Consolidated statutes are excluded from the collection given the ephemeral nature of their content. Legal materials of an exclusively practical nature are not collected as these cannot support teaching & research at McGill and are available in other Law Libraries in Montreal.

Essay Collections [Festschriften, homages, mélanges journées etc.] are collected exhaustively as these works are often multilingual and contain original unique works by both established and unknown scholars.

Domains:

As well as providing a full range of materials on Common Law, Civil Law & International Law, the Library maintains a comprehensive collection on specialized domains such as Human Rights, Legal Unification, Roman Law, Canon Law and International Criminal Law. In conjunction with the bibliographers in Islamic & Jewish Studies, the Law Library maintains a collection of monographs on Islamic and Talmudic Law in either English, French or German and not in the vernacular languages of these subjects.

Languages:

English & French are the primary languages of the collection.
Works on Private Law in German, Italian & Spanish are also acquired. Selective acquisition of German original works on Human Rights & Talmudic Law are acquired if no translation is forthcoming.

Geographical Coverage:

Preference is given to material from Canadian, American, United Kingdom and Western European publishers. Some publications from Commonwealth countries and Latin America are also purchased if they contain themes of interest to core users.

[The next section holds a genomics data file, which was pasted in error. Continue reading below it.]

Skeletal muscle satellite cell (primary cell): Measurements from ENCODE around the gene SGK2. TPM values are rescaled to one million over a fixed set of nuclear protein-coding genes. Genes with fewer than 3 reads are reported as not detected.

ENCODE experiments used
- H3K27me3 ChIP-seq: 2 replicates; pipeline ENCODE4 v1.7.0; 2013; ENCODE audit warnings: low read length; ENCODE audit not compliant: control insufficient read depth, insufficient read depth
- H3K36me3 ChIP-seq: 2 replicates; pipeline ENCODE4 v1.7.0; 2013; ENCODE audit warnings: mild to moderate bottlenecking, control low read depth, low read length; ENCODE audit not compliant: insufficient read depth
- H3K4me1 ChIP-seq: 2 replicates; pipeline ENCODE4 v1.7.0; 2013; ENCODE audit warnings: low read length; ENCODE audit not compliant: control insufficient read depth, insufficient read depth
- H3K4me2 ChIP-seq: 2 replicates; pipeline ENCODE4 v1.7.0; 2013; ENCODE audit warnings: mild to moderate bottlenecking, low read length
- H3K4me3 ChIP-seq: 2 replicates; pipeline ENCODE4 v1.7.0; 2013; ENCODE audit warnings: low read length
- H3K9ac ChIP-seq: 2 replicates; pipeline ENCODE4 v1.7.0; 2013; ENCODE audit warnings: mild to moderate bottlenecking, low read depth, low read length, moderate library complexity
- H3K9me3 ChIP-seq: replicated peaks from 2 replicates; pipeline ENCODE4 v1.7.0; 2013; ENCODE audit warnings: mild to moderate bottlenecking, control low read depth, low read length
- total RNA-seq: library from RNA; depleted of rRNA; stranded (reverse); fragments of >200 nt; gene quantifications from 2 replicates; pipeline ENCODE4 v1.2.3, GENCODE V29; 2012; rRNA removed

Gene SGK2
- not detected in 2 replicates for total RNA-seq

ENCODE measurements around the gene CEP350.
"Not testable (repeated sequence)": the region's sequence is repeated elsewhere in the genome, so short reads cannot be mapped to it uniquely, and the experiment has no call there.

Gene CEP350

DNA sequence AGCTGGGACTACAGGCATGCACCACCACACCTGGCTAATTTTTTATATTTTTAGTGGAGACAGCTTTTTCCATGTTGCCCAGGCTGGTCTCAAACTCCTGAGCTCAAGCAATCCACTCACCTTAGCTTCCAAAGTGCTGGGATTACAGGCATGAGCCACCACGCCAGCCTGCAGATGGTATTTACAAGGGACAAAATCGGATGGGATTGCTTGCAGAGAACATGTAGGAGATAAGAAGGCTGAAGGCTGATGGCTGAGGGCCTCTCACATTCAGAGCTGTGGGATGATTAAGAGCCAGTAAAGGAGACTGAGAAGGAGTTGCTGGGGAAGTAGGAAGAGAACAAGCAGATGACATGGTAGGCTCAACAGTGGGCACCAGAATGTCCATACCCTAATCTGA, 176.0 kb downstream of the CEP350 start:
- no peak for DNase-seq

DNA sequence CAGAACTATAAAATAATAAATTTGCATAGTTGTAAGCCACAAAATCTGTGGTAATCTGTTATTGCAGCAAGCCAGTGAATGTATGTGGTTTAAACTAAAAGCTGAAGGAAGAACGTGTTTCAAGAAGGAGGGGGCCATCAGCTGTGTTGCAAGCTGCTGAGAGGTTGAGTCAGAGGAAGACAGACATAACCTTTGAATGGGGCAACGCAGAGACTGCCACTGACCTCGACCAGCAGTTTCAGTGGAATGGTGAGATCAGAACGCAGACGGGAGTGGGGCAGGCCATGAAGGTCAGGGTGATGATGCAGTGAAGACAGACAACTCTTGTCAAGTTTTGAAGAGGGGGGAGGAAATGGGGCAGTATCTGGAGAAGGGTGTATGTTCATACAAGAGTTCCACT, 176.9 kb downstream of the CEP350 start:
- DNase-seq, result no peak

Date of Publication:

Emphasis is on current material i.e. published within the last three years. Donations and retrospective acquisitions are used to upgrade specific areas of the collection and to replace important books or journals which have deteriorated or disappeared.

Special Funds:

John Humphrey Fund: Endowed to purchase of monographs on Human Rights & the United Nations.

Joel King Fund: Endowed to purchase materials on Talmudic Law.

Scott Constitutional Law Fund: Endowed to purchase monographs on Constitutional Law & Constitutional history.

Harry Heward Stikeman Fund: Endowed to purchase materials on Tax Law & International Trade Law.

The Arnold Wainwright Trust’s annual grant: Funds granted upon application are expended on the purchase of monographs on themes relating to the Civil law agreed to annually by the Trustees & the Wainwright Librarian.

De-selection:

Library collections should be evaluated on a regular basis with a view to retention, repair, replacement or de-selection ("weeding"). This work is essential to ensure the collection continues to serve user needs and supports a changing curriculum. De-selection decisions must be done very conservatively given the research-intensive nature of the McGill Faculty of Law. Older and superseded materials can have historical significance and should be retained, while others may simply be misleading to inexperienced users and should be withdrawn. The Collections Librarian should carefully evaluate all materials considered for de-selection, in terms of the Law Library collection policy, the teaching and research mission of the Faculty and the uniqueness of the material.

Conclusion:

Individual requests for monograph purchases are always rapidly honoured. Faculty and student input is encouraged on selection decisions. The Law Library is an active member of the Groupe de travail des directeurs des Bibliotheques de droit of CREPUQ which assures active participation in the many consortia assembled to purchase legal materials. Since 2000, the Library has housed the Secretariat of the French part of the Walter Owen Book Prize of the Canadian Bar Association.